How Price Elasticity Can Impact your Hotel’s Average Daily Rate

Today’s hotel revenue managers are exposed to massive data enabling them to assess how consumers react to price change. Indeed, it is becoming a must for hotel professionals to adjust the rates with dynamic pricing tools that allow to determine the best rates to compete in the market. In addition, human psychology is an important aspect to understand as it affects booking decision. As a hotelier, you must understand that lowering the price is not always seen as the best deal for potential guests. This is when the concept of price elasticity comes into place. Here is more in-depth about how price elasticity can influence your revenue management and marketing strategies.

What is Price Elasticity?

Price elasticity in the hotel industry can be defined by the reaction of consumers to room pricing. In that matter, pricing decisions are related to consumer behavior. It is important to be familiar with the market dynamics and your hotel segment to determine whether the demand in your hotel is elastic or inelastic. According to the Director of Revenue Management, Rhett Hirko, (Links to an external site.) at the largest independent hotel company in the world, Preferred Hotels and Resorts, “price elasticity is an important tool but should not be used in isolation; an understanding of a hotel’s market is critical to understanding the total impact of price elasticity.” Once determining the elasticity of demand in different cases, you will see that decreasing the ADR (Average Daily Rate) does not always mean driving more room bookings at your property.

How to Compute your Hotel’s Price Elasticity?

Price elasticity is how positively or negatively a room rate change correlates with the demand. When the number is more than 1, the demand is elastic. In this case, guests would react sensitively to a room price change. For example, if you increase the price, it will reduce the demand. Inversely, when it falls below 1, the demand is inelastic and guests will not be affected by a price change. For instance, if you increase your room rate, it will likely increase the demand at your property.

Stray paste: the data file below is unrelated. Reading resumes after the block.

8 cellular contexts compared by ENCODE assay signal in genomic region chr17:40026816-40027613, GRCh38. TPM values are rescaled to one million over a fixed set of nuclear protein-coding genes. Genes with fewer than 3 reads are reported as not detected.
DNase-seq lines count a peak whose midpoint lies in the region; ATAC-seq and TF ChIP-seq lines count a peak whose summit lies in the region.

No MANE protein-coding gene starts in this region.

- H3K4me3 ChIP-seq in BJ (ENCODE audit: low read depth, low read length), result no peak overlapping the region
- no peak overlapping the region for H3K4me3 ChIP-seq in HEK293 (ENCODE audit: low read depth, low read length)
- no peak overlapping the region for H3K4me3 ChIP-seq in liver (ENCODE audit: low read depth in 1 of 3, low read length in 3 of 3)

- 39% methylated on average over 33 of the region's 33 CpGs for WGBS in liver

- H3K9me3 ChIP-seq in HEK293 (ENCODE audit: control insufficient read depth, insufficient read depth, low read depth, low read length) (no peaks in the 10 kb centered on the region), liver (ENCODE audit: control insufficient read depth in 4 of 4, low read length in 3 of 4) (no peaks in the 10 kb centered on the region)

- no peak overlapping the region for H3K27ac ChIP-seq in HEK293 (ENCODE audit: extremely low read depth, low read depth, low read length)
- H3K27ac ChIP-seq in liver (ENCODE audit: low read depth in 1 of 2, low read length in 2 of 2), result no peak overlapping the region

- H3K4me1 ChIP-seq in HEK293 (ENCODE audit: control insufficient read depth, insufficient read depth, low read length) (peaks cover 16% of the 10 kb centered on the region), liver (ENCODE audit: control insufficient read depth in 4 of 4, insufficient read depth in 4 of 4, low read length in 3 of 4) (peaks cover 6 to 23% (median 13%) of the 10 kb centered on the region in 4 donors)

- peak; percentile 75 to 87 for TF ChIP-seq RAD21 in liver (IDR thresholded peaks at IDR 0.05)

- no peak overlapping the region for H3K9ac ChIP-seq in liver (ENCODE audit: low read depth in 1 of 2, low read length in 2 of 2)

Image taken from: http://link.springer.com/article/10.1057/s41272-021-00290-6

Below is the formula that revenue managers use to identify how a room rate change would affect the demand:

Price Elasticity= % Change in Demand/ % Change in Price

Let’s assume that your hotel is lowering the price by 6% which is increasing the demand by 9%. By applying the formula above (9%/ 6%= 1.5), the price elasticity would be equal to 1.5 which means that the demand is elastic and thus, a strong reaction in demand is caused by your room price change.

Three Factors Affecting your Property’s Price Elasticity

Seasonality

When it is high season for the hotel industry, the demand is likely to be inelastic. For example, people are likely booking a room in a ski resort during Christmas season regardless of the price. As hotels get fully booked and there are limited options during this time period, the willingness of customers to pay high prices is significant as they are likely interested in experiencing this season whatever the price.

Hotel Scales

There are different scales in the hotel industry according to Smith Travel Research (Links to an external site.) which are the Luxury, Upper Upscale, Upscale, Midscale, and Economy. In the Luxury and Upper Upscale hotel categories which include higher-end properties, the demand is likely to be inelastic. Indeed, a higher rate generates more demand as customers targeted in these hotels are attracted by high prices that add value and meaning to them. Those guests usually associate high prices with sophistication and quality. In fact, they are likely to pay a high price to stay in a hotel to live a premium experience. In contrast, when decreasing the room rate in midscale and economy hotel types, it is likely increasing the demand which in this case is elastic.

Booking Time

Several research found that guests are not really price-sensitive when proceeding with short-run bookings. Indeed, when guests are making decisions to book a hotel close to their vacation time, the demand is likely to be inelastic as they have limited time to look for alternatives. However, when looking at hotel options long in advance, potential guests are more price sensitive as they have the time to explore several offerings.

Once mastering the concept of elasticity of demand, you will be able to make well-founded pricing decisions and maximize the sales potential of your hotel. Whenever looking at price elasticity of demand, do not neglect fundamental elements for efficient revenue management. Indeed, it is important to understand well your customers, the competitive set and the market pricing. Finally, do not forget that low prices do not always win!